Book Review: On Their Derech: The Conversation Continues… by Batya Ruddell


Book Review: On Their Derech: The Conversation Continues… by Batya Ruddell (Tfutza Publications 2019)

Book review

Reviewed by Rebecca Klempner

Batya Ruddell has adapted her recent Binah column, “On Their Derech” into a new book by Tfutza Publishers, On Their Derech: The Conversation Continues… To her original columns about parenting children “on their derech,” she adds poems, personal essays, and reflections by those who have been or currently are OTD and their family members. Ruddell also included articles by therapists, community leaders, and rabbis who work with OTD families. The collection that emerges is a deeply affecting and a clarion call for communal change.

Most previous treatments in print of those who leave Orthodox Jewish practice have thus far focused on blame (on the incursion of secular, Western values into our community; on “bad” parenting; on kids who have bad middos; on schools which ignore the needs of children with learning disabilities; on cover-ups by some segments of the community when abuse occurs) or on bringing OTD youth back into the fold (as the sole measure of success). Batya Ruddell takes a very different approach to the topic: deep empathy and unconditional love, no strings attached (including mitzvos).

Describing her own experience of raising her OTD teens and twenty-somethings, Ruddell writes, “Judgment oozed from people’s pores, and I felt as if we were a strange exhibit at a city zoo (p.15).” While she gave them “free entertainment,” few people offered her the help they extended when one of her children received a cancer diagnosis. Ruddell grew to resent this. The inattention of those around her implied that she was not suffering, or that the suffering she experienced was somehow her own doing or reflected poorly on her character.

Miriam Maggid, another contributor to the book, similarly experienced stigma and denial. She relates: “[T]he point here is not what is giving me grief, but rather that I feel different and lonely and misunderstood and like a failure much of the time (p. 37).”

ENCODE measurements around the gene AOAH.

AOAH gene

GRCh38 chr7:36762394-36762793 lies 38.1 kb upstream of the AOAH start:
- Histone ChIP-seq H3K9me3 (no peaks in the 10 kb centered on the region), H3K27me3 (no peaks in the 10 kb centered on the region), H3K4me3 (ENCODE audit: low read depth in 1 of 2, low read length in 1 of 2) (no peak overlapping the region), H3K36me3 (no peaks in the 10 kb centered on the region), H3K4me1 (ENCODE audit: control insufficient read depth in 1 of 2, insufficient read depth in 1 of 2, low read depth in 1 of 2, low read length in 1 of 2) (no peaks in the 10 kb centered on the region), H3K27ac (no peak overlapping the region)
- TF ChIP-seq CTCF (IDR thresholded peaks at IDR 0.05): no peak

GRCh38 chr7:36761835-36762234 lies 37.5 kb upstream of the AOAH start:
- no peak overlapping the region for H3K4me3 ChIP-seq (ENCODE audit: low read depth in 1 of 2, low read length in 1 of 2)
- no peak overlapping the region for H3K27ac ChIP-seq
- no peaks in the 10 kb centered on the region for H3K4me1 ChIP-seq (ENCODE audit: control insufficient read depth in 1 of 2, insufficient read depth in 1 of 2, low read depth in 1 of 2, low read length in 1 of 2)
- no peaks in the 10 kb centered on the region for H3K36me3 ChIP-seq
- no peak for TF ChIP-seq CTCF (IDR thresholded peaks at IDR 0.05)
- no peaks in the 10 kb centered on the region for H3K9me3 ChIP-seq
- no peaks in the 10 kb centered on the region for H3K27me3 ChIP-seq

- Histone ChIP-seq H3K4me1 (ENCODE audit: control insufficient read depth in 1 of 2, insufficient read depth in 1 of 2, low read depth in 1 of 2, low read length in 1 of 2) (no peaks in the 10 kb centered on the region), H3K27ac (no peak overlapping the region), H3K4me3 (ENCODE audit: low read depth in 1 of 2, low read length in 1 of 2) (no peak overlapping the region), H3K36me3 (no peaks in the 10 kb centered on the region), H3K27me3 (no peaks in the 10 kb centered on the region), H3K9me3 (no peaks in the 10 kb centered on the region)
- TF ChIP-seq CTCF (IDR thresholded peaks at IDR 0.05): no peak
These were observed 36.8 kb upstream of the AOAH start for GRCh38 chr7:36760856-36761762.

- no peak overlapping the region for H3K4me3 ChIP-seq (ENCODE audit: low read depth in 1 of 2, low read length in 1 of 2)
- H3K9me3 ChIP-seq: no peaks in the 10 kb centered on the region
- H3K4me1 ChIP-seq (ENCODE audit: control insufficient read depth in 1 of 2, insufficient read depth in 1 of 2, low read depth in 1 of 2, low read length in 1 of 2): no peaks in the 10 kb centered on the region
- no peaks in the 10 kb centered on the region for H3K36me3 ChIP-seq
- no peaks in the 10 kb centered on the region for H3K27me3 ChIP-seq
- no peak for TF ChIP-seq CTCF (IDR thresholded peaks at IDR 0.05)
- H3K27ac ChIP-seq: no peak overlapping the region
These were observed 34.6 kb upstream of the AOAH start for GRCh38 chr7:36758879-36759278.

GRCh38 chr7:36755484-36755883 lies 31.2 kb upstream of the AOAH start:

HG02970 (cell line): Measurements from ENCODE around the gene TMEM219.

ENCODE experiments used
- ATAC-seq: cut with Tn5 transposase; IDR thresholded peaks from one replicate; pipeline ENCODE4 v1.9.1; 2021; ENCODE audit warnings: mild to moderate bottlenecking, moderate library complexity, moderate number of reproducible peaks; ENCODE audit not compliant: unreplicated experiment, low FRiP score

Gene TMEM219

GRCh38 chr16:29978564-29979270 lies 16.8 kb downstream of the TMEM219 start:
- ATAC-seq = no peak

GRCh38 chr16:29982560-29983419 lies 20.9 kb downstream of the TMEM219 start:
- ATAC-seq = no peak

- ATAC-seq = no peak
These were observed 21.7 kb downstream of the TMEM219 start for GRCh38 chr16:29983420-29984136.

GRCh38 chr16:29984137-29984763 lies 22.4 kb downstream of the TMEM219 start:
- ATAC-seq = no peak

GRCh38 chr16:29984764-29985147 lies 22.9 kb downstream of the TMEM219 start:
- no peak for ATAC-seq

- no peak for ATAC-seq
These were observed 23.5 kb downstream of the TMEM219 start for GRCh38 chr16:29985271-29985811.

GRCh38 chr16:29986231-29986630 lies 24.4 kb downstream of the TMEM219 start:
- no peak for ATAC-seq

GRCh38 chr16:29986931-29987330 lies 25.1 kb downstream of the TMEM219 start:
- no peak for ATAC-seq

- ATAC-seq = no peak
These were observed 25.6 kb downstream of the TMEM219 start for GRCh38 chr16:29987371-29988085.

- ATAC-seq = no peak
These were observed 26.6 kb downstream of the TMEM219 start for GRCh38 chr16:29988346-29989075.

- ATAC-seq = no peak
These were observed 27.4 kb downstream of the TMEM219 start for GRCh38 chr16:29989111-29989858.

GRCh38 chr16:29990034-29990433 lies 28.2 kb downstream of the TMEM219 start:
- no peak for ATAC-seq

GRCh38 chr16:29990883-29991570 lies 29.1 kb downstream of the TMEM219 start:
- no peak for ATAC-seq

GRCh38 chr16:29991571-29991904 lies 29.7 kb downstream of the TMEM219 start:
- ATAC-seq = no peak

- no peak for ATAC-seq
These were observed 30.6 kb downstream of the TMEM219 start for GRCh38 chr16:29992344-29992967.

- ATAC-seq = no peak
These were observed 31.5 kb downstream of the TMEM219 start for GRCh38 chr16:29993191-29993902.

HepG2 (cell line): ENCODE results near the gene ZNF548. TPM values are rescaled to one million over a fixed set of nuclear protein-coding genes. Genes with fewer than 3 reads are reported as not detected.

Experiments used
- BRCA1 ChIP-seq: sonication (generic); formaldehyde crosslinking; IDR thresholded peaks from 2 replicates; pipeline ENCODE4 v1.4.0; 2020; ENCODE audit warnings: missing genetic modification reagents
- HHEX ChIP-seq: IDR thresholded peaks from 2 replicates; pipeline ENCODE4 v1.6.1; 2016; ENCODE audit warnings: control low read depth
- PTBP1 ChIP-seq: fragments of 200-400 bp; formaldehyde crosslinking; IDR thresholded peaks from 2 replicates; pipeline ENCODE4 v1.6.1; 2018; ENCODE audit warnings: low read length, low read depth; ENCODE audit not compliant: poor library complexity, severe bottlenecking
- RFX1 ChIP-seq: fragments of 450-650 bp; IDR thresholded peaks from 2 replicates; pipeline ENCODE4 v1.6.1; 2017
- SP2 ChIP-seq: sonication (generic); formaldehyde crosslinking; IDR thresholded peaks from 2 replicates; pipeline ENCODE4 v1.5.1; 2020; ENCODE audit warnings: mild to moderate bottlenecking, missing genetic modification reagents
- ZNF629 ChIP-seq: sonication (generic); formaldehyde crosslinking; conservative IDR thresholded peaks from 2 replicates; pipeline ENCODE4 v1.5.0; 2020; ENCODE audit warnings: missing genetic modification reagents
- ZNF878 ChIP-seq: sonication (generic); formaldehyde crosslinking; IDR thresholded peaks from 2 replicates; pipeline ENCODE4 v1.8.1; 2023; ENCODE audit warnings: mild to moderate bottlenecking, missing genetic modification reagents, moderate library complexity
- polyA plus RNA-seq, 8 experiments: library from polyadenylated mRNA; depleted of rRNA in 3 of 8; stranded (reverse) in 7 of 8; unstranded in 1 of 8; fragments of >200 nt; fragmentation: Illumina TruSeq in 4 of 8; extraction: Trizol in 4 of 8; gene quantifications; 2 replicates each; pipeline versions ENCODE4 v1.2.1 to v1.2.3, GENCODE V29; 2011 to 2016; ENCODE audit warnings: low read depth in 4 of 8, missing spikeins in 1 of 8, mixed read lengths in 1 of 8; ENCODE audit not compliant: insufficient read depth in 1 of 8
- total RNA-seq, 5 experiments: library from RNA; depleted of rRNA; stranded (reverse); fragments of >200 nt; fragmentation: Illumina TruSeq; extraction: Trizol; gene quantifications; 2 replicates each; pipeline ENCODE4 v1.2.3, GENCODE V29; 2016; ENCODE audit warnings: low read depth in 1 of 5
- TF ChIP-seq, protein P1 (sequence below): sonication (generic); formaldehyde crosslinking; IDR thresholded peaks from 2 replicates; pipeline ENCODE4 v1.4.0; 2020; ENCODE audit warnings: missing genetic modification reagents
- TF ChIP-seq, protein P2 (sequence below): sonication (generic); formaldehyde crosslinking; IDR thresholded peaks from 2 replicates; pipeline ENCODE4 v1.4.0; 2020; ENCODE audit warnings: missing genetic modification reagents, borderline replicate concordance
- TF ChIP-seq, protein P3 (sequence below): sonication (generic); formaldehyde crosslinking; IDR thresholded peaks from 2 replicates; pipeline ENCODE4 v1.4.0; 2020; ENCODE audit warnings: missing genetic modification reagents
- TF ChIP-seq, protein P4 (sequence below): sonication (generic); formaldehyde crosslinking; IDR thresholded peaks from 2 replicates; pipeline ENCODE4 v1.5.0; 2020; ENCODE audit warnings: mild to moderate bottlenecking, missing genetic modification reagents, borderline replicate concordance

Much of the book investigates this “different” experience from the parents’ point of view. One poem, by “R.F.” describes how she used to complain about the challenges of keeping her son’s white shirts white and smooth. Now, she washes “easy wash” fabrics for that child, in a variety of colors, and she longs nostalgically for those white shirt burdens. Several contributions vividly portray the experience of being in public with a clearly non-Charedi child in a Charedi-dominant environment. By giving us these perspectives, Ruddell draws us towards greater compassion.

While outnumbered by the parent essays and poems, writing by those who were—temporarily or permanently—OTD clearly demonstrates the level of rejection, frustration, and pain many members of the OTD community feel. One particularly striking essay, by “Baruch Feldman” (a pseudonym) describes being forced to leave yeshiva due to an attack of mania. He received lifesaving treatment—only to have the yeshiva refuse to readmit him. When we read he walked away from religious life, can we blame him? (In Feldman’s case, he eventually returned.)

Overall, On Their Derech argues for valuing the relationship with a child over their level of observance or religiosity. Many parents describe how this experience has helped them acquire the middos of chessed and ahavas chinam. Another common theme is how mistaken the notion that someone can be off THE derech is. There is not one single way to be a Jew, and for many people, non-observance is just one step on a life’s journey. Moreover, this is a problem that existed all the way back in the times of the Avos! Ruddell suggests: would those who judge their neighbors for their children’s level of religiosity judge Avraham Avinu? Chizkiyahu HaMelech?

A few tiny criticisms: the organization of the book doesn’t always flow, and that detracts slightly from the reading experience. The professionals’ contributions of at the end are also a bit uneven. Rabbi Uri Zohar’s essay was very personal and touching, with concrete advice. Rabbi Charlop also had useful insights into the OTD child’s perspective and experience. However, some other essays read like marketing material for the programs which their authors head. It was a little jarring in the midst of a very personal volume. Again, these are small concerns.

For those who have first-hand experience with OTD children, On Their Derech offers solace and hope. For those who don’t, this book offers an eye-opening experience which will change how we view OTD individuals and their families. I highly recommend this book as a must-read for frum adults. As Rabbi Shimon Russell says in his forward, “[W]e, the entire community, need to take responsibility. It’s not about ‘this family’ or ‘that one.’” For the sake of Jewish unity, we all need to improve our inclusion and unconditional love for OTD Jews and their families—and Ruddell’s book will, G-d willing, help actualize that need.